Since its official opening just over a week ago, Toronto’s Momofuku Noodle Bar has (as expected) been drawing block-long lunch time lineups. Eager to find out why so many people are making a fuss over noodle soup, but can’t be bothered with the waiting? Here are your options for a stellar bowl of piping-hot ramen:
This ever-expanding Toronto institution, open for nearly a decade, now has four locations spread across the city. Each eatery attracts a different cross-section of the people—from students and City workers to homesick expats and condo-dwellers—coming in at lunchtime for a big bowl of the King of Kings ramen, with sliced pork and a rich, spicy broth. $7–$9 per bowl.
138 Dundas St. W., 416-205-1155, kenzoramen.ca.
372 Bloor St. W., 416-921-6787.
522 Yonge St., 647-340-2112.
4860 Yonge St., 647-345-1871.
The three Toronto outposts of this Japan-based chain stick close to the format of the original, providing a fast food–style experience featuring ramens, rice sets, and small snacks. The BBQ pork ramen and the spicy pork ramen are both favourites. $7–$8 per bowl.
332 Spadina Ave., 416-977-8080, ajisen.ca.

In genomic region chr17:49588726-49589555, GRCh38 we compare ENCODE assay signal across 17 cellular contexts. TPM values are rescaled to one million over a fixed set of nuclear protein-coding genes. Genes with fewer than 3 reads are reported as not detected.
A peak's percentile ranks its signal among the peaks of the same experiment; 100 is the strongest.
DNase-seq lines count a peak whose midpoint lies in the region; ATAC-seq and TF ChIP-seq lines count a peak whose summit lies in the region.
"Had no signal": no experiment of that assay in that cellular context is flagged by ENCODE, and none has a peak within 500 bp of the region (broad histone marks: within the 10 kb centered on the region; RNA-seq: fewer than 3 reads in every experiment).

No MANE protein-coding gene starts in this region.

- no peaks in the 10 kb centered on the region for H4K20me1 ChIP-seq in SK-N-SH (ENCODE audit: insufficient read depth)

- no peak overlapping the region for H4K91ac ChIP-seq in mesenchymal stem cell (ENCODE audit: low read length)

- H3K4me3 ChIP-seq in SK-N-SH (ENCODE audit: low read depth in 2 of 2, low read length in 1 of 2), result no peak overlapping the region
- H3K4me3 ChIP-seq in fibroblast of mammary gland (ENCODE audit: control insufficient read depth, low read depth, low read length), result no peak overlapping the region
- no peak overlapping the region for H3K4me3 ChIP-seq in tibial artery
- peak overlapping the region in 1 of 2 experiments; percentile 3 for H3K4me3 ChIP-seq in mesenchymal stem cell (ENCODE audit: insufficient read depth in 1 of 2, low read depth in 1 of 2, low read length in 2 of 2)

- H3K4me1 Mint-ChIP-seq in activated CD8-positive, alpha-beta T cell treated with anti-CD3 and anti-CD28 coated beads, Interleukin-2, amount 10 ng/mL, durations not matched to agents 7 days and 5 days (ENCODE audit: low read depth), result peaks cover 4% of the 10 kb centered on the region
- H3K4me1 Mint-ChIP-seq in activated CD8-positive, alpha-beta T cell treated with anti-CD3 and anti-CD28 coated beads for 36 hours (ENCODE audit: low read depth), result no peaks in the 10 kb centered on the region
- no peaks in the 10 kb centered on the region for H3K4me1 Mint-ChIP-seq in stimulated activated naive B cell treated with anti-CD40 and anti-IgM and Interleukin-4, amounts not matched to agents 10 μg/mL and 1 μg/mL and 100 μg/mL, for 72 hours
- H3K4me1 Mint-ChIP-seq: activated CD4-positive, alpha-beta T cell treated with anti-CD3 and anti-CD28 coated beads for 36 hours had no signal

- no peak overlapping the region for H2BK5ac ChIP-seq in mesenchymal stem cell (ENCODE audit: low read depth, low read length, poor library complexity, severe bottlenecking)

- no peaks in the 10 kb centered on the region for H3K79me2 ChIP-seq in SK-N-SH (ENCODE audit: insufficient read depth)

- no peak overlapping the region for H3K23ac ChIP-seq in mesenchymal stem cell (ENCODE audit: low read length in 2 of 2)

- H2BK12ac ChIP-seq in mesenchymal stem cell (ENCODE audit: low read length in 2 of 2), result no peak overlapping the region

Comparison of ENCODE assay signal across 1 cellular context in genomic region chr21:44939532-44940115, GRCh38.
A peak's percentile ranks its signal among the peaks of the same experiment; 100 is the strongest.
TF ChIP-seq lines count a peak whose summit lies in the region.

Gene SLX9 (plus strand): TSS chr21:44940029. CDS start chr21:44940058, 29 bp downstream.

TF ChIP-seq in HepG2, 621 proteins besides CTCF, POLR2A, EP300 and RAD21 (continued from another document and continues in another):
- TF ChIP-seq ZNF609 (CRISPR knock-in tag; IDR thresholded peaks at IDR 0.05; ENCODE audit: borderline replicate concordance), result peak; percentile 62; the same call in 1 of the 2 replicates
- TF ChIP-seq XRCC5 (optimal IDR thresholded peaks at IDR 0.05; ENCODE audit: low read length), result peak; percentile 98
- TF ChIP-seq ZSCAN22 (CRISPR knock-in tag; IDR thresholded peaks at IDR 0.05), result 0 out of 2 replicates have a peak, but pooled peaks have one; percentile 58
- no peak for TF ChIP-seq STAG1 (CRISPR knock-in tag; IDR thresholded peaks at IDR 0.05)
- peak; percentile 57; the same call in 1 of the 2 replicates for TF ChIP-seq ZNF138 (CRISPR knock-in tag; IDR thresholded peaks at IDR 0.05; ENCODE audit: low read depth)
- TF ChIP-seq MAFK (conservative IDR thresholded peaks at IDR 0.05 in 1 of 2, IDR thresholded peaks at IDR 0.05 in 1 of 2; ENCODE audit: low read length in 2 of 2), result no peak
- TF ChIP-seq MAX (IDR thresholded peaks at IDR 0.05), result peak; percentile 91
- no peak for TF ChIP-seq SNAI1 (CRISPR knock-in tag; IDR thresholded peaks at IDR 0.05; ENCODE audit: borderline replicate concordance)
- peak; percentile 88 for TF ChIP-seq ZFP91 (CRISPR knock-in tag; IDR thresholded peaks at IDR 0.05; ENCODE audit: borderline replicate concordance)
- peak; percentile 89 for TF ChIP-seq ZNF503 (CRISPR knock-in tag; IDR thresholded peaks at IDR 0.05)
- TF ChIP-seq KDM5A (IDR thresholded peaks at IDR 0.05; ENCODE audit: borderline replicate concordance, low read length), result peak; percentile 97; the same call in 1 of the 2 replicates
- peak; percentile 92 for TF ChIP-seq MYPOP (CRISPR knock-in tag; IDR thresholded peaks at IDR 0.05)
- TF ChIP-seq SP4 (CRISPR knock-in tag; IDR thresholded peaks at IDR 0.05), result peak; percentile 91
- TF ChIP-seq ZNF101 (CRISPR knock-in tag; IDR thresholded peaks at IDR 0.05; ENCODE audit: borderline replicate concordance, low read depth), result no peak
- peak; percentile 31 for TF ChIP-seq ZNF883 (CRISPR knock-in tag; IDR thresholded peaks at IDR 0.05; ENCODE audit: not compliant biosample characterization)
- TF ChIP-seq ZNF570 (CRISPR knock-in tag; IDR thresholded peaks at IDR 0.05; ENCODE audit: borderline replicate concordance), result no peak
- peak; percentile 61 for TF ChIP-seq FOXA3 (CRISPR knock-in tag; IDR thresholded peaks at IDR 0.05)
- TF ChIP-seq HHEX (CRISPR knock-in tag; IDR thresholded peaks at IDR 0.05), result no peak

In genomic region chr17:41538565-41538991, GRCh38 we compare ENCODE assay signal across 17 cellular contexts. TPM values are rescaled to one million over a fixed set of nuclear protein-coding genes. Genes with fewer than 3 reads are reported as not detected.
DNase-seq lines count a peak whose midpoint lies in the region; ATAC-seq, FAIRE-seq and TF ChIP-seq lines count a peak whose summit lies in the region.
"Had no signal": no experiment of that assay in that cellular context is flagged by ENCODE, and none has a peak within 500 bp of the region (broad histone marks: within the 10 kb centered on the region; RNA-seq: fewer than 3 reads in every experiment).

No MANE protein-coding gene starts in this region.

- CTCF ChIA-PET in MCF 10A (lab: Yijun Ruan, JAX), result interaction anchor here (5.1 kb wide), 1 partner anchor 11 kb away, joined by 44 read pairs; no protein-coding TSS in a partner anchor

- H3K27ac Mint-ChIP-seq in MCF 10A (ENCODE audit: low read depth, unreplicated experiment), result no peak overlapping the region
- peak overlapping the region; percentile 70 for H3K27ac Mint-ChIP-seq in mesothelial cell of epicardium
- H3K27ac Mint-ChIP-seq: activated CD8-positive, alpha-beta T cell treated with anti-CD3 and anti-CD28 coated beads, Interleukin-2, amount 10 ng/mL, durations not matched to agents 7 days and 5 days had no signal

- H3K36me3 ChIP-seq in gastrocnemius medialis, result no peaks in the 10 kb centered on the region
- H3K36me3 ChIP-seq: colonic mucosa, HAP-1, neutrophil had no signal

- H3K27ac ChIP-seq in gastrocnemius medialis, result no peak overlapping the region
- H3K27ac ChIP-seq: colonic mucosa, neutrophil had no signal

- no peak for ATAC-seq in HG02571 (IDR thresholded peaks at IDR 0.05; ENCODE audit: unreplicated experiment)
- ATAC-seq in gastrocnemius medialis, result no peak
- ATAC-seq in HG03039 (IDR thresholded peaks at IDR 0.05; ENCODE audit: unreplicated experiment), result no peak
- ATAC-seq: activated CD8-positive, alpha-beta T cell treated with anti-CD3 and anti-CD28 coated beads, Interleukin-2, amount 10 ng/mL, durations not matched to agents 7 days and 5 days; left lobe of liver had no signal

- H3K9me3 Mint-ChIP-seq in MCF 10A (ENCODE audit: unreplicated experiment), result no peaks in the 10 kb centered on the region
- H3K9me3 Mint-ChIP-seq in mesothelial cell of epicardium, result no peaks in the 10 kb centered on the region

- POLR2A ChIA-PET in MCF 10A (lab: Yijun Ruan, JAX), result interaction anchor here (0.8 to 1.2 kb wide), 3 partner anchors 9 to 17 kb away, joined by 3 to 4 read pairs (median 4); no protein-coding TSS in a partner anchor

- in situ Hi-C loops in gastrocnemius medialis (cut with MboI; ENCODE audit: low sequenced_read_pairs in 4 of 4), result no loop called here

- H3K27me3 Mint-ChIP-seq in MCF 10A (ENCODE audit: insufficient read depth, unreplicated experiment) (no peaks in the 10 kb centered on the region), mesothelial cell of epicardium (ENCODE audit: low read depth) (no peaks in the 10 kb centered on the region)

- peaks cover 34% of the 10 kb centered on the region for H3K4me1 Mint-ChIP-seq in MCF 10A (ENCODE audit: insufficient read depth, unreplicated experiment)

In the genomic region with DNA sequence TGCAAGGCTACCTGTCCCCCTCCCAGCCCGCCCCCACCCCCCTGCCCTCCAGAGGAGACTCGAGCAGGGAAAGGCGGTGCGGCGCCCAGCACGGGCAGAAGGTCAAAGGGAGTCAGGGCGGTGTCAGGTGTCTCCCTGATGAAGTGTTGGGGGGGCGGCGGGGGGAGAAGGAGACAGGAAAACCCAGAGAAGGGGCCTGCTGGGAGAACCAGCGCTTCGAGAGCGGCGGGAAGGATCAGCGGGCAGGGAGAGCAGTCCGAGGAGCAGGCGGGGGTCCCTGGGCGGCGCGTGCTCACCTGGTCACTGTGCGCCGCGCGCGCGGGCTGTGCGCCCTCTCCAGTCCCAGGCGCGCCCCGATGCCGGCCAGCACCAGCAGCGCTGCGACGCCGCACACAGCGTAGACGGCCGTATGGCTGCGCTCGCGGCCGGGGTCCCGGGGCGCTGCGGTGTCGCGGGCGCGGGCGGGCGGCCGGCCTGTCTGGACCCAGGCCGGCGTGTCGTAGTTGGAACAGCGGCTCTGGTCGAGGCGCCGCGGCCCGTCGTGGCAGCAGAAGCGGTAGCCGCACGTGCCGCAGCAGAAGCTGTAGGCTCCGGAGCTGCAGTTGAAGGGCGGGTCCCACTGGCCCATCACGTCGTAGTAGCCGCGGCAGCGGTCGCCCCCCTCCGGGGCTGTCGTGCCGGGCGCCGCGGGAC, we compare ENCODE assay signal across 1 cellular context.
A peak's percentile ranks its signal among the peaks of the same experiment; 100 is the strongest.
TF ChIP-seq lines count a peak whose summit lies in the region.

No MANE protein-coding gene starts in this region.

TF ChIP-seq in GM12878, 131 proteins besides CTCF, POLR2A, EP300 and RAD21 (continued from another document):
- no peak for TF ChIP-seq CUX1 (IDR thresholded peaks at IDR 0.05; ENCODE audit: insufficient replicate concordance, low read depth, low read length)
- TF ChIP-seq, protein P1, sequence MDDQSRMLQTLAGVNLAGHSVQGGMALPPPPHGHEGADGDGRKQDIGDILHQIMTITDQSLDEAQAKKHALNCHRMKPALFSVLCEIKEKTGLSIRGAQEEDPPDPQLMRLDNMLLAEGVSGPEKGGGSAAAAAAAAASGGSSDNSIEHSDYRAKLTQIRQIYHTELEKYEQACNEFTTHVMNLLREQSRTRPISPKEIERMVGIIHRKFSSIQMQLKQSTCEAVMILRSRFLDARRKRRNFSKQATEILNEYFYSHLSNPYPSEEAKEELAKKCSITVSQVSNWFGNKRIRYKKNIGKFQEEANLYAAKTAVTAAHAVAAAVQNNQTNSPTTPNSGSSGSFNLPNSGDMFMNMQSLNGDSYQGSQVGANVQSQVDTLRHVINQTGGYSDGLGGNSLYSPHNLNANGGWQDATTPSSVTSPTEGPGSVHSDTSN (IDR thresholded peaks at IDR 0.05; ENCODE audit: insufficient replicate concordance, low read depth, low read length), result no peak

5229 Yonge St., 416-223-0618.
7010 Warden Ave., 905-470-6318.
A welcome addition to Baldwin Village’s restaurant row, Kinton (part of the Guu family) has quickly established itself as the city’s go-to spot for ramen. The small menu has seven different types of the noodle soup, like the aromatic Spicy Garlic Ramen, with chili pepper, pork shoulder, and fresh garlic and the Miso Ramen, with soybean paste, slices of pork shoulder, and charcoal garlic oil. $9.50–$10.80 per bowl.
51 Baldwin St., 647-748-8900, kintonramen.com.
Opened just two weeks ago, Sansotei is already getting rave reviews from the online community, with some calling it the best ramen in town. There are only five kinds of ramen on the menu, with the signature being the tonkatsu, topped with thin slices of pork belly and a soft-boiled egg. $8.50–$9.50 per bowl.
179 Dundas St. W., 647-748-3833, sansotei.com.
But wait there’s more:
In the coming months, a few new ramen joints will be opening, adding some more competition to the market:
—Santouka Ramen, a Japanese chain with locations in Vancouver and the US was supposed to open this summer at 91 Dundas St., but is still under construction.
—The owners of Vancouver’s popular Daiji Matsubara have plans to open a ramen shop called Raijin in a space on Gerrard just east of Yonge.
—Yours Truly cook Chris Jang is hoping to open a ramen place near Queen and Ossington, though details at this point are scarce.
Photo: Aaron Lynett/Toronto Star